This Big Book passage, though, confronts us once again with this concept of "God" that can cause us so much difficulty. If there is a being external to us that is a God, and he is all-powerful, and nothing happens in his world by mistake, then why, oh why would this God create disasters, pain, suffering, abuse, murder, and all other manner of chaos and entirely unnecessary suffering? Well, if one believes in this omniscient idea of God, then this would, indeed, be problematic. But, if one believes in this kind of God, then the only logical response is to fall prostrate at His feet and accept whatever comes as right and just without question. What more often happens, ironically, is that a person has this concept of an all-powerful God, and uses the fact of the injustice of the world to altogether reject the idea of any God at all. This would be amusing if it weren't so tragic, that for so many a belief in an all-powerful God is used to create a lack of belief in any God at all, and to a rejection of the idea that "nothing, absolutely nothing happens in God's world by mistake."

There are, of course, many ways to think of God. I do not believe in a God that is a creator God, or who arbitrarily decides who lives and dies, who suffers and who prospers, who thrives and who shrivels. "The Great Reality [the truth of God] lies deep down within us. In the last analysis it is only there that He may be found" (Big Book, page 55). This is, for me, the truth of God (except for the "He" part; I don't believe God has a gender). As I have stated elsewhere in this blog, God is a convenient concept that, nonetheless, has as many different meanings as there are people. To speak of a God is to share an experience without necessarily sharing a meaning. It is this experience I value, the experience of freedom which comes from accepting the premise that there are things which occur in our lives over which we have no control whatsoever, and seem to have been steered by a power outside of us. We who have had a spiritual awakening which removed our desire to drink, a desire that had been intransigent to any other method of eradication, can attest to this, even if we cannot define or grasp what that entity is with any precision.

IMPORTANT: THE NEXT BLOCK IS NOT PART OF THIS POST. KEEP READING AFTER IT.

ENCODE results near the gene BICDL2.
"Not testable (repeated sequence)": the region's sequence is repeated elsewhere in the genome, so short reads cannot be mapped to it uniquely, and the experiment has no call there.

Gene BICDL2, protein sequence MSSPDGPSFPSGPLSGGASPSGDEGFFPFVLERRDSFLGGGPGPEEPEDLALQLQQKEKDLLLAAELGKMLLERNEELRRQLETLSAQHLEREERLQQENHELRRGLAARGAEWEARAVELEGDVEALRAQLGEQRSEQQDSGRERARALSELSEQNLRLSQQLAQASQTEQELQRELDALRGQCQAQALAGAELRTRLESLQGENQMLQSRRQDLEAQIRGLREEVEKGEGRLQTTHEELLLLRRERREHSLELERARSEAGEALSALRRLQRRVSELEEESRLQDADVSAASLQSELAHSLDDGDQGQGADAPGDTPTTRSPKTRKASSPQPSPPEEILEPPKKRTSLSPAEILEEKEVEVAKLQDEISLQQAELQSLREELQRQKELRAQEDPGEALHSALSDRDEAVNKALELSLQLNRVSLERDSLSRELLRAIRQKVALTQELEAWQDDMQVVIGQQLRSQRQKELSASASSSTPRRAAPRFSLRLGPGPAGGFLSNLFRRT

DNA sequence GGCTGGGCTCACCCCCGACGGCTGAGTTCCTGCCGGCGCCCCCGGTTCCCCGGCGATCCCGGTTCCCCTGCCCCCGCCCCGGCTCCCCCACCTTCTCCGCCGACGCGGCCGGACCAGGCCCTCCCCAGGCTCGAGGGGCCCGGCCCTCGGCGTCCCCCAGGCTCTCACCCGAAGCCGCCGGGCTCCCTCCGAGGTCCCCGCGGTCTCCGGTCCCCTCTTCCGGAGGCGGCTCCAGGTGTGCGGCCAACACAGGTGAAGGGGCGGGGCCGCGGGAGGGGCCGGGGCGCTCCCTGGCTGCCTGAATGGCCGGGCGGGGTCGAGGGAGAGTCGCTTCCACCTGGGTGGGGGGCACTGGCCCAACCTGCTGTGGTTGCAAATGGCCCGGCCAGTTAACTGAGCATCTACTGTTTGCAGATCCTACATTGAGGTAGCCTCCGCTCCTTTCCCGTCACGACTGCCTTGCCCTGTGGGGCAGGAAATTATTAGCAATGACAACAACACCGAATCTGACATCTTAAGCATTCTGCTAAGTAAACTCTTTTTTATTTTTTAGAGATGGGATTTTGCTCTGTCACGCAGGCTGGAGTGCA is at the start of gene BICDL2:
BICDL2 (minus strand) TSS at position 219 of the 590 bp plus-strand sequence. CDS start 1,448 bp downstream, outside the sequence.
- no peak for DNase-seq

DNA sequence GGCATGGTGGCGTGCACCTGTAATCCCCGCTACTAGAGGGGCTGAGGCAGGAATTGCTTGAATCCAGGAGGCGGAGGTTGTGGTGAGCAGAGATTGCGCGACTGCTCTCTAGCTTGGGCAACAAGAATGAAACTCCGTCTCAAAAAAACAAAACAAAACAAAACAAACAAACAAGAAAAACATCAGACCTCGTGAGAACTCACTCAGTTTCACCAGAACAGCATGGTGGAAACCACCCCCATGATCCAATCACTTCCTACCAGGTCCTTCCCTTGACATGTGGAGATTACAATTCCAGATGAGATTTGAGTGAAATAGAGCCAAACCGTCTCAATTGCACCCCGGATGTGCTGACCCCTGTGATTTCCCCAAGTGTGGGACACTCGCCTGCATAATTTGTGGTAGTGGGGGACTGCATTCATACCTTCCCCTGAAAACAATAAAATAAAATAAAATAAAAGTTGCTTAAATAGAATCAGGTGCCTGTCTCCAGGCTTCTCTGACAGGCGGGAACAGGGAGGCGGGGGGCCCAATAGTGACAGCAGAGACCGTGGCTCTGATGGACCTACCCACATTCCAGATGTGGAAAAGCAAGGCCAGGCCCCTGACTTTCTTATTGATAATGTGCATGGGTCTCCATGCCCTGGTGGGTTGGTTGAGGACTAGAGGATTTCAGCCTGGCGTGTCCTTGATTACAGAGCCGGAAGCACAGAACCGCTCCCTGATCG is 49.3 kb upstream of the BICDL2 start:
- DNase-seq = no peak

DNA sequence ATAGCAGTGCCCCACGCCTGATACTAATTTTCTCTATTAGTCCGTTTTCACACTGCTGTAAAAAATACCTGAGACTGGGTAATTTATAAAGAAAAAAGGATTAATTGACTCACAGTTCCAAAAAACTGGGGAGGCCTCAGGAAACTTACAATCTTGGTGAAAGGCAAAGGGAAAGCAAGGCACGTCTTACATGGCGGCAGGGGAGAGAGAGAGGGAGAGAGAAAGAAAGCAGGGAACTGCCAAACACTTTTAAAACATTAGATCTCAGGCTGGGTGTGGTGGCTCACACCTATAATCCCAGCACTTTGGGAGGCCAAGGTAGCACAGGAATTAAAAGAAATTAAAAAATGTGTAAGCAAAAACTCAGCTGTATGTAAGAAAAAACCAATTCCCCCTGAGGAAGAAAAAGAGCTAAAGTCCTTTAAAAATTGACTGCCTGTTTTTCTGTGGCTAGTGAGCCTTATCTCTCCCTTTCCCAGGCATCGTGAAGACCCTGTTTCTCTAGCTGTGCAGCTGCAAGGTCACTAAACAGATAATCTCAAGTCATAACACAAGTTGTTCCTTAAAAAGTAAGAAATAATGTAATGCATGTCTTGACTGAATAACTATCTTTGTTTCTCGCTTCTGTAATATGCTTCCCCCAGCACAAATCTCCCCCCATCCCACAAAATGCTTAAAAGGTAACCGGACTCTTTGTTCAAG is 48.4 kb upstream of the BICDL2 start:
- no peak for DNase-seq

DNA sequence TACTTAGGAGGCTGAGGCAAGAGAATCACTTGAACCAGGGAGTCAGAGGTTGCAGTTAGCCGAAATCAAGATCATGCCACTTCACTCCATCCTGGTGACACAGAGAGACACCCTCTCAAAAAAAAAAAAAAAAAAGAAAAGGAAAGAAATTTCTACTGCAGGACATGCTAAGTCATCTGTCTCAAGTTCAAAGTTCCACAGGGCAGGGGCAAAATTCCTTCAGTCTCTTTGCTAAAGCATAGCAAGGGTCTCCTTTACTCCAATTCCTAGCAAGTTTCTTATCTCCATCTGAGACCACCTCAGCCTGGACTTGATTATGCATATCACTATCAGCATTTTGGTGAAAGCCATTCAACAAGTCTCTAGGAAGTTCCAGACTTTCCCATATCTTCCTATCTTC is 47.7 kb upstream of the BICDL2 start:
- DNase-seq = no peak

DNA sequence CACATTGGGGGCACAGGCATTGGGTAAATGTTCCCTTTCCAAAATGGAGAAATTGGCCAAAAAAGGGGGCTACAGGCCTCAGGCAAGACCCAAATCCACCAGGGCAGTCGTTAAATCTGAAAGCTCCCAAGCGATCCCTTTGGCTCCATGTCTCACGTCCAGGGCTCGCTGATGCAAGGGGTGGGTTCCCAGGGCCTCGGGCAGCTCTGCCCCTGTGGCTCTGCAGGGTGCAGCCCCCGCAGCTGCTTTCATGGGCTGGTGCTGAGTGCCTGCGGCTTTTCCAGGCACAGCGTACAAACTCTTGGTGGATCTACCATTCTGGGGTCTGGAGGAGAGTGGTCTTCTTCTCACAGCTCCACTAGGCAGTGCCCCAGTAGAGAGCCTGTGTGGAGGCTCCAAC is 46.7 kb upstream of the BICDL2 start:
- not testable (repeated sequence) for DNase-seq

The core of acceptance in recovery is contained in the Third Step prayer,
"God, I offer myself to you, to build with me and to do with me as you will. Relieve me of the bondage of self, that I may better do your will. Take away my difficulties, that victory over them may bear witness to those I would help of your power, your love, and your way of life" (Big Book, page 63). (Those of you who know your Big Book will see that I have replaced the Thees and Thous with more modern language; I find this pseudo-Biblical language off-putting, so I don't use it).